Saints hoping for reprieve in FA Cup
A place in the FA Cup final would rescue Southampton’s season after a disappointing run in the Premier League, says manager Ralph Hasenhuettl.
“A cup final can definitely turn things around 100%, it would be a super successful season definitely,” Hasenhuettl told reporters ahead of today’s second semifinal against Leicester City.
“When you see what teams are there — Chelsea, Manchester City and Leicester — it is for us a big success.”
While the Saints reached the last four without conceding a goal, knocking out holders Arsenal along the way, their league form suffered and they dropped from third to 14th after Hasenhuettl focused on a cup run.
“We had some very good moments this season. We had been very high up in the
‘I’ve been made aware of the history, losing four finals, that gives me motivation’
table for a short term, then we had very big problems with injuries,” Hasenhuettl said.
Meanwhile Leicester City’s Ayoze Perez, James Maddison and Hamza Choudhury have turned the page on their Covid-19 breach and are determined to play well, manager Brendan Rodgers said.
British media reported that Maddison and Choudhury had attended a party at Perez’s house after a 2-0 Premier League defeat by Manchester City and the trio were subsequently left out of last Sunday’s 3-2 loss at West Ham United.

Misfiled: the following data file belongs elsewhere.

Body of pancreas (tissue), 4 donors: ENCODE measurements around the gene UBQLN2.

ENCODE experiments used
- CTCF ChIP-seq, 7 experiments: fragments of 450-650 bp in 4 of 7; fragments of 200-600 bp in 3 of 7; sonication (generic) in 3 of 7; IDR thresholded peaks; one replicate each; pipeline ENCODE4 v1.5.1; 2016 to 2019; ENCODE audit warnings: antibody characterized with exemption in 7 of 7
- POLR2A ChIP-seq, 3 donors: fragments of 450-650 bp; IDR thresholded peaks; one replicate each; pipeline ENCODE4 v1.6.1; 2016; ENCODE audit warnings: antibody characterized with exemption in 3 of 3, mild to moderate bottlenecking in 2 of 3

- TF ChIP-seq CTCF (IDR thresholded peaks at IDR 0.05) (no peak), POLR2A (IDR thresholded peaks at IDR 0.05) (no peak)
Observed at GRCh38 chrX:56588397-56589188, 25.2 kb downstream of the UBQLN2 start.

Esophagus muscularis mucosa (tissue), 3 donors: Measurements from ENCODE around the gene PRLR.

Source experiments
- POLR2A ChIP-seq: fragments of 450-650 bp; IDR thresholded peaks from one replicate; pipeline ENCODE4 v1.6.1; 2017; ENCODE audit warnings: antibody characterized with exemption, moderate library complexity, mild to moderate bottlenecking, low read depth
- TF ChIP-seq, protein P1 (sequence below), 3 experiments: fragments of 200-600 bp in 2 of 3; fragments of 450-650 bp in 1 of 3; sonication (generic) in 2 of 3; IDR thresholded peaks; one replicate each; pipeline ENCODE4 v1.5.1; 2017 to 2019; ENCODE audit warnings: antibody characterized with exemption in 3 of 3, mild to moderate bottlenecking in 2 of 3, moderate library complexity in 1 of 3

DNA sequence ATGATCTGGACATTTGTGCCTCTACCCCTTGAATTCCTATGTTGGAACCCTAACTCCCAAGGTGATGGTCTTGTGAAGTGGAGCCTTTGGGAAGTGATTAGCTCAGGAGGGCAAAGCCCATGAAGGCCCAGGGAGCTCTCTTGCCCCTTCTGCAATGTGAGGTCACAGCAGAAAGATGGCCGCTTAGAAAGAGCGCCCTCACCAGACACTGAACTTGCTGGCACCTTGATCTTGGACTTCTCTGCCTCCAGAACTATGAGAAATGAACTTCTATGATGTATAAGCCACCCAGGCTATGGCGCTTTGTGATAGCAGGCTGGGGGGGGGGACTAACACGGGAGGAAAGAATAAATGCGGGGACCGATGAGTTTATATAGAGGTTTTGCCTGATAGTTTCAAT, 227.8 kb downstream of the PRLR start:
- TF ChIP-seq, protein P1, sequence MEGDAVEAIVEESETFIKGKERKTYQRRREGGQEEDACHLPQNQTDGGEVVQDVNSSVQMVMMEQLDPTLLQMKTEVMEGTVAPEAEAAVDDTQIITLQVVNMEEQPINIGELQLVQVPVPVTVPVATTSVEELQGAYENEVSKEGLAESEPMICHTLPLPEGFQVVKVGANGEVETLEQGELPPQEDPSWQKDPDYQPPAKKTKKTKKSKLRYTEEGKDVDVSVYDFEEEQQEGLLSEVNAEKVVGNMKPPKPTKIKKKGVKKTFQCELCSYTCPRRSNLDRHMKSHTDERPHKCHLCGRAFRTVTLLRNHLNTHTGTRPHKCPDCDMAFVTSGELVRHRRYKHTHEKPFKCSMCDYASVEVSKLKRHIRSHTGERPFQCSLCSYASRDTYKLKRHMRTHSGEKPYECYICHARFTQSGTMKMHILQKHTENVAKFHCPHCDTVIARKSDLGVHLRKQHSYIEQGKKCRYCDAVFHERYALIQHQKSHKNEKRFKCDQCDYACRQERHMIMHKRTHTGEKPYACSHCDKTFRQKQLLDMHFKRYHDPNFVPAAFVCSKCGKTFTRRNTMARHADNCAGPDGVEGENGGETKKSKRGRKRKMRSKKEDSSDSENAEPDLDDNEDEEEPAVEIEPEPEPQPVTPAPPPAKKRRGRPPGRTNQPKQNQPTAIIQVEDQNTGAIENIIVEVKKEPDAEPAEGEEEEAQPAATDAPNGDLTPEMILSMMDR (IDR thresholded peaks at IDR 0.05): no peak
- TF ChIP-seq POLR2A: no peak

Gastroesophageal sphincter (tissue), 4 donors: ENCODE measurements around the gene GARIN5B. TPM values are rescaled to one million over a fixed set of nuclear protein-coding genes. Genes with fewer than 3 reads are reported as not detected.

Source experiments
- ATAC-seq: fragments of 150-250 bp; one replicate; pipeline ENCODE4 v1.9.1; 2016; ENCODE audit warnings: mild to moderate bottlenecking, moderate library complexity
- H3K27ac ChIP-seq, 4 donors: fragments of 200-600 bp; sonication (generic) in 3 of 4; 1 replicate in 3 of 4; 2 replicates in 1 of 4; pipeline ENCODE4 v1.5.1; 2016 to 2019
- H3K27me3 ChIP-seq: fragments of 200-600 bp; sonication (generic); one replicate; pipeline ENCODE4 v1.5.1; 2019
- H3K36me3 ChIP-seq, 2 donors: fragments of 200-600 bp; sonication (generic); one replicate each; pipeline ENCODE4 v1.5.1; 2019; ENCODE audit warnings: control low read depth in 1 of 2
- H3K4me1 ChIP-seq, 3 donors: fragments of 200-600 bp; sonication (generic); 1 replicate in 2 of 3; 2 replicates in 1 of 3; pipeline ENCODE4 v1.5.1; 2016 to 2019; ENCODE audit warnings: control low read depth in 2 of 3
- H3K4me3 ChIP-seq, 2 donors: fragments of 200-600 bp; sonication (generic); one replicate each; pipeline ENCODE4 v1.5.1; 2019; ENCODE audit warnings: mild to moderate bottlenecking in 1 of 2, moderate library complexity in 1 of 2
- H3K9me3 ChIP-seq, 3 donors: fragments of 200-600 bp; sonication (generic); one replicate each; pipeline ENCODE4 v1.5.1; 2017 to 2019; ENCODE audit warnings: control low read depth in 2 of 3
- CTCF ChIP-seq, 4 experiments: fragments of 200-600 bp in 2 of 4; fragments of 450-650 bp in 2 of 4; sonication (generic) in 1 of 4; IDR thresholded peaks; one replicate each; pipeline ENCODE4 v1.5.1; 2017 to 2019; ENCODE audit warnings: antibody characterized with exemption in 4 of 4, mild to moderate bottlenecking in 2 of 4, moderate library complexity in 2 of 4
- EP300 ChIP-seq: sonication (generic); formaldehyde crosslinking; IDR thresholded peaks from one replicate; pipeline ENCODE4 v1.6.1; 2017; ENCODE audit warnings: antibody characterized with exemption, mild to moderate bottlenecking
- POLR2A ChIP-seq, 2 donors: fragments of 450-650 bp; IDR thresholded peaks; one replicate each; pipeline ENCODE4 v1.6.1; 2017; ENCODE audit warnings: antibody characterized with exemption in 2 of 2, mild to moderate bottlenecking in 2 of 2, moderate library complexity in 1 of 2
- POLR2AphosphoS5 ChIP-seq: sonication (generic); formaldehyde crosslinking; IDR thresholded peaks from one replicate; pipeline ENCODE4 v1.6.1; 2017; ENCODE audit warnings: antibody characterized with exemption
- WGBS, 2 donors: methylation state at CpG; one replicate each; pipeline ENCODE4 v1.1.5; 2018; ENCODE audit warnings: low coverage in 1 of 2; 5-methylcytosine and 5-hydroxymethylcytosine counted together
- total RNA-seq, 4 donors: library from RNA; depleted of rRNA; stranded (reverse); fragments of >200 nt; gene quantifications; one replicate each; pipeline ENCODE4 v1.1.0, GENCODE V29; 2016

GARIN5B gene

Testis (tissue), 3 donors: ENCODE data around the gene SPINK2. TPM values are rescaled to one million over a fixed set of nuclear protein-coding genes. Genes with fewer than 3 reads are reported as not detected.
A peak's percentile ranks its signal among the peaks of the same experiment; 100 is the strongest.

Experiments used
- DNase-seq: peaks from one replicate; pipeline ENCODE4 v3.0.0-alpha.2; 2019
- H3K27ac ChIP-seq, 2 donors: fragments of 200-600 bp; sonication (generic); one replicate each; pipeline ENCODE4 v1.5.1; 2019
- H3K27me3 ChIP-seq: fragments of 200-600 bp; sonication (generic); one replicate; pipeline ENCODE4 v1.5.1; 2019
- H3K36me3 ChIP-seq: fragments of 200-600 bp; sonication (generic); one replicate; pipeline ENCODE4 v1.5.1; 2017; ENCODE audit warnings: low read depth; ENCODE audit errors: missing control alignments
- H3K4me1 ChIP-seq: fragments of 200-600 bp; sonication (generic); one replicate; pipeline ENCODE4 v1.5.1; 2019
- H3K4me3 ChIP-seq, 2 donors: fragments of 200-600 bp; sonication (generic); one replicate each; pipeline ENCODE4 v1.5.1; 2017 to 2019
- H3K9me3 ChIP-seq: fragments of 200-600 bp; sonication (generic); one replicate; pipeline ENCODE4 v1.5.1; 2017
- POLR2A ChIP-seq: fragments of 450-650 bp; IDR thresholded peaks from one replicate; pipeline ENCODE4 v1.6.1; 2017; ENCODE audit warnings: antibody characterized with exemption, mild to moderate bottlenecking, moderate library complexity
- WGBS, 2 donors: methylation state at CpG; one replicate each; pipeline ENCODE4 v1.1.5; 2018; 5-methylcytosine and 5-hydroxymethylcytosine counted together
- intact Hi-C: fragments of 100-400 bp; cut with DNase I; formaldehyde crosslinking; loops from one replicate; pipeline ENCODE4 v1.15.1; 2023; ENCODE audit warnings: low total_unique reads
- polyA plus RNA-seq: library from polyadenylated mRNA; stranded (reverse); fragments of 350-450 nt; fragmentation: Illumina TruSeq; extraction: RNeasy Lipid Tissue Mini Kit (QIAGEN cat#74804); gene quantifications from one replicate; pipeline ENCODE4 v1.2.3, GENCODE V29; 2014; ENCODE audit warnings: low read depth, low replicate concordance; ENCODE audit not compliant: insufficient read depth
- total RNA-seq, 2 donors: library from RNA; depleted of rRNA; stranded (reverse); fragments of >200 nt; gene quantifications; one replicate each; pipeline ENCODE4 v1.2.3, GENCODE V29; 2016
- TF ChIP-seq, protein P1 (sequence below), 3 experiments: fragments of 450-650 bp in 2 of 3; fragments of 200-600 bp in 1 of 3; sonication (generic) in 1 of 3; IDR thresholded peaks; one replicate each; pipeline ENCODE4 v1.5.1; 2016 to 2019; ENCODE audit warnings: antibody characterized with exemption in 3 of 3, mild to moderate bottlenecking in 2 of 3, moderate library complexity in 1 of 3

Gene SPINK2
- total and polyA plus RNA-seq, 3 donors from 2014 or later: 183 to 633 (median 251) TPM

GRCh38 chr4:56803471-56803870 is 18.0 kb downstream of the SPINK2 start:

However, all three players are available for today’s FA Cup semifinal against the Saints at Wembley — Leicester’s first appearance in the last four of football’s oldest knockout competition since 1982.
“It’s a really exciting period. They know they have to focus for the rest of the season ...
These guys have made a great contribution to us. We are in this position because of them.
“There will be a choice again, and hopefully they will make a better one. We always have to look forward and the best way they can do that is by their actions on the field.” Leicester, who have never won the trophy, are aiming to reach the FA Cup final for the first time since 1969 and Rodgers said his players were not overawed by the occasion.
“The magnitude of the game is clear,” he added. “You don’t need to shine a torch on it anymore. We want to arrive in the final but we can only do that by performing well. If you get too nervous, it can immobilise you.
“I’ve been made aware of the history, losing four finals, that gives me a greater motivation.” —